The 2008 Pinot Noir harvest is wrapping up in the Santa Lucia Highlands appellation of Monterey County, with winegrowers reporting potentially very high quality and lower-than-normal yields.
Some of California’s finest vineyards call the S.L.H. home, with more than 30 winegrowers cultivating 2,500 acres of Pinot Noir there.
At the Pisoni Vineyard, Gary Pisoni is very happy with the quality of his just-completed Pinot Noir harvest.
“It should be another excellent vintage in the Santa Lucia Highlands,” he said. “We are thrilled with the fruit harvested from our ranches. Our yields were down, so you will see less Pinot in the marketplace, but quality was as good as ever.”
The crush at Pisoni ran along fairly traditional timelines, beginning in mid-September and finishing in late October.
At neighboring Paraiso Vineyards, this year marked the 32nd Pinot Noir crush on one of the district’s founding, sustainably-farmed estates. General Manager and second-generation owner Jason Smith commented: “It was a successful, if relatively late, harvest for us, thanks to a cooler-than-normal summer. But enough early fall heat finished things up nicely, achieving phenolic ripeness in the grapes after a long, gentle hang time.”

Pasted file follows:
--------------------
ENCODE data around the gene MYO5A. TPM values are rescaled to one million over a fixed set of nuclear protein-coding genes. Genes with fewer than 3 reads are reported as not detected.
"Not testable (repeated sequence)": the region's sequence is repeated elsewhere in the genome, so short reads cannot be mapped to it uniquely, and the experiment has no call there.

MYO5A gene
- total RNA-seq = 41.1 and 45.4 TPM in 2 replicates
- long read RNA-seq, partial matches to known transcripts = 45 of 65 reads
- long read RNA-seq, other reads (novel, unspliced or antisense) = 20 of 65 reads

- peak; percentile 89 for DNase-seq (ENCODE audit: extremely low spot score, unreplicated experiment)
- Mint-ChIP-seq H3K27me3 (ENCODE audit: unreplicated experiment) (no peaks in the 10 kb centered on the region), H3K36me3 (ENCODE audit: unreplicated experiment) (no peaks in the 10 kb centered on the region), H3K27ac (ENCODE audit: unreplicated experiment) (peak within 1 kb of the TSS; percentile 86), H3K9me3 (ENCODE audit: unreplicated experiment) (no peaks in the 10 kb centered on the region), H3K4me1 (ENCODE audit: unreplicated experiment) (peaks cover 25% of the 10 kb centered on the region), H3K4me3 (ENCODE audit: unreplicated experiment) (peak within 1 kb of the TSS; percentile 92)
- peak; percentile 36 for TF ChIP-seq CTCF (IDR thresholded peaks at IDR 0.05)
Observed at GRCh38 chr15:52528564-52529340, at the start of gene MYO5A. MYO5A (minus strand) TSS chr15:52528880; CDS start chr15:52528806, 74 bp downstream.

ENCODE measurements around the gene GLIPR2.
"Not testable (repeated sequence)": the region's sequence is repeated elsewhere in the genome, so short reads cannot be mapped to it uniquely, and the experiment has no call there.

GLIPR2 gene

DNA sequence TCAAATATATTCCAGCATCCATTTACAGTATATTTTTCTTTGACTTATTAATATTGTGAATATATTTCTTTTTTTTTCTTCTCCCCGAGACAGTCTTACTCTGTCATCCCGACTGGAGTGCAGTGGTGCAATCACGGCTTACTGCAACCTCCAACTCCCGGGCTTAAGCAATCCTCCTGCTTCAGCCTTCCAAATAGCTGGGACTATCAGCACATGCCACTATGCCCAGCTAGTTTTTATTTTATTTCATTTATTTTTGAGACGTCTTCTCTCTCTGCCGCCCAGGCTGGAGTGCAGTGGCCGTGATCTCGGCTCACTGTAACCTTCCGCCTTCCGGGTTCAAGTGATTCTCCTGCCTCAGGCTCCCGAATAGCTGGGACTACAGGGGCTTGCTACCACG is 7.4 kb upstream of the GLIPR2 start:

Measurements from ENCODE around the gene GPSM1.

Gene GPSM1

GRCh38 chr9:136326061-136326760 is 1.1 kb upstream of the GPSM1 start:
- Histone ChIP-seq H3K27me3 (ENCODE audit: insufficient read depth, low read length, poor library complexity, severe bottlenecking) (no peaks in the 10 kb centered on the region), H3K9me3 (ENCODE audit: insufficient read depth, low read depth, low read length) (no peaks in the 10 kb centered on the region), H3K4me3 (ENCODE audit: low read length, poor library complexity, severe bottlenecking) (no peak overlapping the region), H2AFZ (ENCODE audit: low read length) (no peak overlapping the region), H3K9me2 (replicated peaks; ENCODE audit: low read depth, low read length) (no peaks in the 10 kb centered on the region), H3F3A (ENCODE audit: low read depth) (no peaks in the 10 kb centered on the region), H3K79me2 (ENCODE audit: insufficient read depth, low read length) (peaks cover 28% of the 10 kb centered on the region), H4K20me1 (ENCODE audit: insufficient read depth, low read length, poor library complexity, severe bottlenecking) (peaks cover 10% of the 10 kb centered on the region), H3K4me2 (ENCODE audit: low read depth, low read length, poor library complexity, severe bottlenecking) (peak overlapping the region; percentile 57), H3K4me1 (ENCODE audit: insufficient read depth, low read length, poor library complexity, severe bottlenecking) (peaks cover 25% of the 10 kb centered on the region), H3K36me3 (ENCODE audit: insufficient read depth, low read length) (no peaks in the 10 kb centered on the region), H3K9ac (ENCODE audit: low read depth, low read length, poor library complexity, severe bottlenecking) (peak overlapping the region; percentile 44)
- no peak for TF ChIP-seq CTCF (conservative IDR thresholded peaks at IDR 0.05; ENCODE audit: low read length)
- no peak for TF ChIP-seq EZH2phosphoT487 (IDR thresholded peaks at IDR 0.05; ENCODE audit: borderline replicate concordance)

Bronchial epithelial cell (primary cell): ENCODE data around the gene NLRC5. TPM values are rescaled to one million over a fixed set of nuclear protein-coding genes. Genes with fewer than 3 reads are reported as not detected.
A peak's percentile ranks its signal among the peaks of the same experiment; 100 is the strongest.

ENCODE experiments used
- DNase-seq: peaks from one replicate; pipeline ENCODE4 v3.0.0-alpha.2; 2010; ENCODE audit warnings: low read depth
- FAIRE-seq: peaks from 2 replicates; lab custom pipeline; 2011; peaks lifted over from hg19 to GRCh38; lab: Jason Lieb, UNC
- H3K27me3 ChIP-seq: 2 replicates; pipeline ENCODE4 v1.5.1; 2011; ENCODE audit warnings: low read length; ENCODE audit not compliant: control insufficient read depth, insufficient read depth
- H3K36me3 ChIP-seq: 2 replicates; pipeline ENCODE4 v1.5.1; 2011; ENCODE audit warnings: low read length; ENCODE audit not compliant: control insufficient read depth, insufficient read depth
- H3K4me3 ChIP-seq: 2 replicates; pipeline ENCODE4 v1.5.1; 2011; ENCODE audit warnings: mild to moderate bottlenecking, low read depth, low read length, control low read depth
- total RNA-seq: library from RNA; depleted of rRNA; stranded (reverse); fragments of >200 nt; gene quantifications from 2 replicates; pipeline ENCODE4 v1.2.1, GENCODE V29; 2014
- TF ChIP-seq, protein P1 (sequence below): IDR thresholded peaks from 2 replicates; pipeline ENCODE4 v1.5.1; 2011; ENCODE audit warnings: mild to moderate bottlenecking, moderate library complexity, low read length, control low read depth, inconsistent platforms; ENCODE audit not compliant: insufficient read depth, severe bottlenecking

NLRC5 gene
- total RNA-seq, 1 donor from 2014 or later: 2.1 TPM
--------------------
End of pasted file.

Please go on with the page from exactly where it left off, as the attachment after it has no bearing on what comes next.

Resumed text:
The crush at Paraiso began the first week of October on some of the newer Dijon clone blocks, and finished up on October 28 in the older, original Martini clone plantings. All told, Smith reports picking approximately 300 tons of Pinot Noir.
Paraiso winemaker Dave Fleming is enthusiastic about 2008 quality: “The incoming Pinot fruit has very good color and seems nicely balanced. Ferments are running very smoothly, with few surprises.”
Dan Lee of Morgan Winery also is excited about the quality of the Pinot Noir off his organically-farmed Double L Vineyard.
“It was a very long, extended harvest,” he said. “We started picking Pinot Noir on September 12. It is a light crop — at 94 tons, about 40% less than a ‘normal’ year. The fruit is very focused; quality looks very good, with lower acids and great balance allowing us to pick at lower sugars. The eventual 2008 vintage wines should make a nice complement to the exceptional 2007 S.L.H. Pinots — two very good years in a row.”
The Santa Lucia Highlands is one of the crown jewels of California viticulture, growing and producing some of the state’s best cool-climate Pinot Noir, Chardonnay and Syrah. The appellation encompasses more than 5,000 acres of prime vineyards, and its unique character was recognized with official AVA status in 1991.